Successfully managing this type of project needs outcome focused leadership that is capable of developing context specific innovative approaches to issues backed by the tenacity to deliver ‘no matter what’! Read the Complete Article

Practical Project Politics

Practical Project Politics
By Lynda Bourne

PMI expects project managers to be politically smart and recognizes that the appropriate and skilful use of politics and power help the project manger be successful (PMBOK® Guide Appendix X3.7). But what is organizational politics?

Project Managers tend to be ‘doers’ that like the action of delivering tangible results, things that have value. Most successful PMs are skilled at managing project sponsors or steering committees and their cross functional teams, and the best are good at navigating complex organizational structures. But, project managers are usually not office politicians and are usually not very good at playing corporate politics.

They see ‘playing politics’ as an undignified form of behavior where logic, discipline, transparency and loyalty are replaced by deceit, secrecy and subterfuge. And whilst this may be true of some ‘political operators’ everyone in corporate management is involved in organization’s politics and the biggest mistake a project manager can make is to assume that organizational politics don’t exist. Read the Complete Article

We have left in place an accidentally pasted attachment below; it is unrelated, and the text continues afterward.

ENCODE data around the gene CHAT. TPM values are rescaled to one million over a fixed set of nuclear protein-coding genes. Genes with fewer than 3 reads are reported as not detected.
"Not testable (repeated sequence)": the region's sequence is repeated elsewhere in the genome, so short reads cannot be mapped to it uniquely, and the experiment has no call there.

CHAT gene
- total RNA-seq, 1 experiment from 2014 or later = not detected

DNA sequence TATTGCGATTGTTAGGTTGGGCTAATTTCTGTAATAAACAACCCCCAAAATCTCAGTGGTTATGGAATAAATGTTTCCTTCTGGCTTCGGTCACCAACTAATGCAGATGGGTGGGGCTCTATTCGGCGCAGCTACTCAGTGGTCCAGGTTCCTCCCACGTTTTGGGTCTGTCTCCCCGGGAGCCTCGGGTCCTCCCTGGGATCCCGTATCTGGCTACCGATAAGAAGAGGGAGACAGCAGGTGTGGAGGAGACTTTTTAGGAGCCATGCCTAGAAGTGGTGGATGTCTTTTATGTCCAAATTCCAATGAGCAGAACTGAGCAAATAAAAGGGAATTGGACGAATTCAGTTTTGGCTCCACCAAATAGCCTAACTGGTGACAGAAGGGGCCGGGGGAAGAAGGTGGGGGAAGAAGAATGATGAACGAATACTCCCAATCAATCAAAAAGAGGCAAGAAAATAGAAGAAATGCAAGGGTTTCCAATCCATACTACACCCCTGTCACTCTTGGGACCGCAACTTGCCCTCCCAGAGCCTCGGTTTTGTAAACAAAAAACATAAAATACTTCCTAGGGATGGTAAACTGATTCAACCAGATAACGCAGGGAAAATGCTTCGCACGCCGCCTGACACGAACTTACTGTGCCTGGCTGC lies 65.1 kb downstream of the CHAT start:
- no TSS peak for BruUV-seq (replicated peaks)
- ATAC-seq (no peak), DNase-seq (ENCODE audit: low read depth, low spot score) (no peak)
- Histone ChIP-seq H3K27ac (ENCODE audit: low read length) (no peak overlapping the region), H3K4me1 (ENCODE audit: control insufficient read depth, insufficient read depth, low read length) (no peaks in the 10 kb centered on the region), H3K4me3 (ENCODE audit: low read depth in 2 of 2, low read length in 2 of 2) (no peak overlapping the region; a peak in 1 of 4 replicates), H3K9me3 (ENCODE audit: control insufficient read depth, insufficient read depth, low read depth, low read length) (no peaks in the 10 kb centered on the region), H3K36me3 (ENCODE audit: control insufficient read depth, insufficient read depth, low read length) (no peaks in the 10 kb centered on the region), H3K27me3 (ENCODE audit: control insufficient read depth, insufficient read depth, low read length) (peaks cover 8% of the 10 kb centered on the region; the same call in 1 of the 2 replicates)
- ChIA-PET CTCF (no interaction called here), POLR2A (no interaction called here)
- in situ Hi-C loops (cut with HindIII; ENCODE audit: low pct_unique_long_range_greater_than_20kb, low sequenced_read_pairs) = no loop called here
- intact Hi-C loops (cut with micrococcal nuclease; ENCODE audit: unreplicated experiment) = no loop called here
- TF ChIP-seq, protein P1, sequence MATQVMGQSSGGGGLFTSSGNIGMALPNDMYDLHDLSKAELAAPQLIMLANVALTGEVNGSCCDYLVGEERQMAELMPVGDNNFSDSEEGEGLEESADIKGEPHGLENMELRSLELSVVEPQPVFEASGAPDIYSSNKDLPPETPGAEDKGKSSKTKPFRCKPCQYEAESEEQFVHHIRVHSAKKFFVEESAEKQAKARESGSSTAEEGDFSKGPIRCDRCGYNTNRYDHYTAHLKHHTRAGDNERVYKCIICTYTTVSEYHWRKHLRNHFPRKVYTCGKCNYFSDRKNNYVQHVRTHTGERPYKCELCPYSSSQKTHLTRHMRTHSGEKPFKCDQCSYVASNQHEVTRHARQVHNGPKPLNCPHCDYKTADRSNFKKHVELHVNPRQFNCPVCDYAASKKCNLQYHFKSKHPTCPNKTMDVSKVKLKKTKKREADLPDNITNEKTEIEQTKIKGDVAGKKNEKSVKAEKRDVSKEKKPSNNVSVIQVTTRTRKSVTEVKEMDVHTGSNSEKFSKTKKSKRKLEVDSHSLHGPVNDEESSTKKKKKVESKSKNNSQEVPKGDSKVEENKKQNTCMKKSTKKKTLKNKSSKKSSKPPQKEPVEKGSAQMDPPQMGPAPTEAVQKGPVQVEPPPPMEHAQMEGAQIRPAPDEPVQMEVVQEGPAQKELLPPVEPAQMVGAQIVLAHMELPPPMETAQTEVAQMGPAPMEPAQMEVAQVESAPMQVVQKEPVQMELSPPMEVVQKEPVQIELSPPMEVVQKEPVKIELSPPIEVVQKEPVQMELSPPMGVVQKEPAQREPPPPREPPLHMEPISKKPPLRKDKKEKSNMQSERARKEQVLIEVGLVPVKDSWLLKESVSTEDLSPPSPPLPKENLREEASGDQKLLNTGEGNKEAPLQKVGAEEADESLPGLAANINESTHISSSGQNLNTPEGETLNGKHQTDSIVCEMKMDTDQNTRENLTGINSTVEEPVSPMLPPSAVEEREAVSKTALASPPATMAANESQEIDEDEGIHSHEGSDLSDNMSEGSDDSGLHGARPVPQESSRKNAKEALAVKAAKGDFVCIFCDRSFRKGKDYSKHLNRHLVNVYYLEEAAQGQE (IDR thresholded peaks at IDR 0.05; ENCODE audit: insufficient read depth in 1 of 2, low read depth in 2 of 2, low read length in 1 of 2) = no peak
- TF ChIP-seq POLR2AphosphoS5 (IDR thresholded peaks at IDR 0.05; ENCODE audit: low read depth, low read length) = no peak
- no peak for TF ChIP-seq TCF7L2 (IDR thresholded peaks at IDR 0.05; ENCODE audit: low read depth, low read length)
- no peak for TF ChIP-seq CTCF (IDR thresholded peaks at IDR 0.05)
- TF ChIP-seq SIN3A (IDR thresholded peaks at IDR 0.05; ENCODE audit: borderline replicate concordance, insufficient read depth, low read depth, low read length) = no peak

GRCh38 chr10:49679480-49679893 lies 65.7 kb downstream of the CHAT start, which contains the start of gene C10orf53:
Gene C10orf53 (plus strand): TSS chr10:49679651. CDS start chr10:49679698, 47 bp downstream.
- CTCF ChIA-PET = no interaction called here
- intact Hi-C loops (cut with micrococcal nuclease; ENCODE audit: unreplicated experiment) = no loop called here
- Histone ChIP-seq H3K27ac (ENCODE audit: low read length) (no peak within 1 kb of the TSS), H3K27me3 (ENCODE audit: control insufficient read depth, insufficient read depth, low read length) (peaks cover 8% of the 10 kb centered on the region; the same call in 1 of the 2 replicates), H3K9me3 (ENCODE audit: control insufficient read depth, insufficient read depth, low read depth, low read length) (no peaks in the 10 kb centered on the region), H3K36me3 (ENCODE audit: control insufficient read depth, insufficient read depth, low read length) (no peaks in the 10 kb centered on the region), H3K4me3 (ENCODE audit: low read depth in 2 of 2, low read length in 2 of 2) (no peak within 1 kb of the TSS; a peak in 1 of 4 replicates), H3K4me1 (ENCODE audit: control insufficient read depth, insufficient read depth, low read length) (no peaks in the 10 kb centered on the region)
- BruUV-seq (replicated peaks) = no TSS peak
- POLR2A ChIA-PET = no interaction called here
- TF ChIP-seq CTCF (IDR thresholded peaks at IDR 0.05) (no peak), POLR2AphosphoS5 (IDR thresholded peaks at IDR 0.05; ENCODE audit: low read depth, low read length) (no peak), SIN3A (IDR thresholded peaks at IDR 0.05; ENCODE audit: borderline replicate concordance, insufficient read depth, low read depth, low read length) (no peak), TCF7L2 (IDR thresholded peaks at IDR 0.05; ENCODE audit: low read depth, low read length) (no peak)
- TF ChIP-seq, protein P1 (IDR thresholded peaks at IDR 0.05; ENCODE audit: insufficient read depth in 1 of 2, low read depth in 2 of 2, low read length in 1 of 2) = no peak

PMBOK #5 Standardizes Its Approach to Planning

PMBOK #5 Standardizes Its Approach to Planning
By Lynda Bourne

The PMBOK® Guide has always been designed for large projects, and assumes intelligent project teams will scale back the processes appropriately for smaller projects. The 5th Edition keeps this focus and introduces a standard process to ‘plan the planning’ at the start of each knowledge area. This concept has been embedded in earlier editions of the PMBOK, it’s made explicit in the 5th Edition.

Why plan the planning?

As a starting point, on larger projects there will be a significant team of experts involved in developing various aspects of the project plan, on $ multi-billion project frequently more than 100 people so their work needs planning and controlling the same as any other aspect of the project. With a budget of several $ millions and the success of the rest of the project dependent on the quality of the project planning this is important work. Read the Complete Article